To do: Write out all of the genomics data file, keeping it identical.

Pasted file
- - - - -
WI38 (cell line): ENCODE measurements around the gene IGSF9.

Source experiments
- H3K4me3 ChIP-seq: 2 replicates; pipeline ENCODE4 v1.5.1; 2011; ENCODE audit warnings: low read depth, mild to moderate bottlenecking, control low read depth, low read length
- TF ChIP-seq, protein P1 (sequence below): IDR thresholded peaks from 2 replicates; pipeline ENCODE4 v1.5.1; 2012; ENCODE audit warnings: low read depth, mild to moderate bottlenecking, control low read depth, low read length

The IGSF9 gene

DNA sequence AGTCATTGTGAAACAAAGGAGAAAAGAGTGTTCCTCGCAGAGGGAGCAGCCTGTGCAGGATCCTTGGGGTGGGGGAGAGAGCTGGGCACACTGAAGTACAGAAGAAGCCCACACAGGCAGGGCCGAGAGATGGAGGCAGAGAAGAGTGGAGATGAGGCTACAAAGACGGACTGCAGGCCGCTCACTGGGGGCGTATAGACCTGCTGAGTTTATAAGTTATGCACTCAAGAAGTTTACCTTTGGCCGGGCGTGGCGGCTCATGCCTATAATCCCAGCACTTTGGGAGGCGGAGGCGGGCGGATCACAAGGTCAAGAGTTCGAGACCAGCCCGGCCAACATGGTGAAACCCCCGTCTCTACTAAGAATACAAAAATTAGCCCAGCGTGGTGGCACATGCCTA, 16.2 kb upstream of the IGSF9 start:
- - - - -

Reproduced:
WI38 (cell line): ENCODE measurements around the gene IGSF9.

Source experiments
- H3K4me3 ChIP-seq: 2 replicates; pipeline ENCODE4 v1.5.1; 2011; ENCODE audit warnings: low read depth, mild to moderate bottlenecking, control low read depth, low read length
- TF ChIP-seq, protein P1 (sequence below): IDR thresholded peaks from 2 replicates; pipeline ENCODE4 v1.5.1; 2012; ENCODE audit warnings: low read depth, mild to moderate bottlenecking, control low read depth, low read length

The IGSF9 gene

DNA sequence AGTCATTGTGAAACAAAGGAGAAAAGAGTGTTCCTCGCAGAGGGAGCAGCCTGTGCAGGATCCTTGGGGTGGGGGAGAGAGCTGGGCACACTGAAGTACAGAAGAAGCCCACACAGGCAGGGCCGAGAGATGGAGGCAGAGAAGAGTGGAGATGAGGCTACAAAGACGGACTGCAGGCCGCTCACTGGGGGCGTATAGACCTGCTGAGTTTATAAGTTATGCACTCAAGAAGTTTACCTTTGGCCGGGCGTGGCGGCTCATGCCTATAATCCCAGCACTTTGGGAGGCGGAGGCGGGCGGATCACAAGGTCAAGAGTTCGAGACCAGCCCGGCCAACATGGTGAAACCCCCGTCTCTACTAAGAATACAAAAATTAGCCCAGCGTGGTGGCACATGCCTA, 16.2 kb upstream of the IGSF9 start: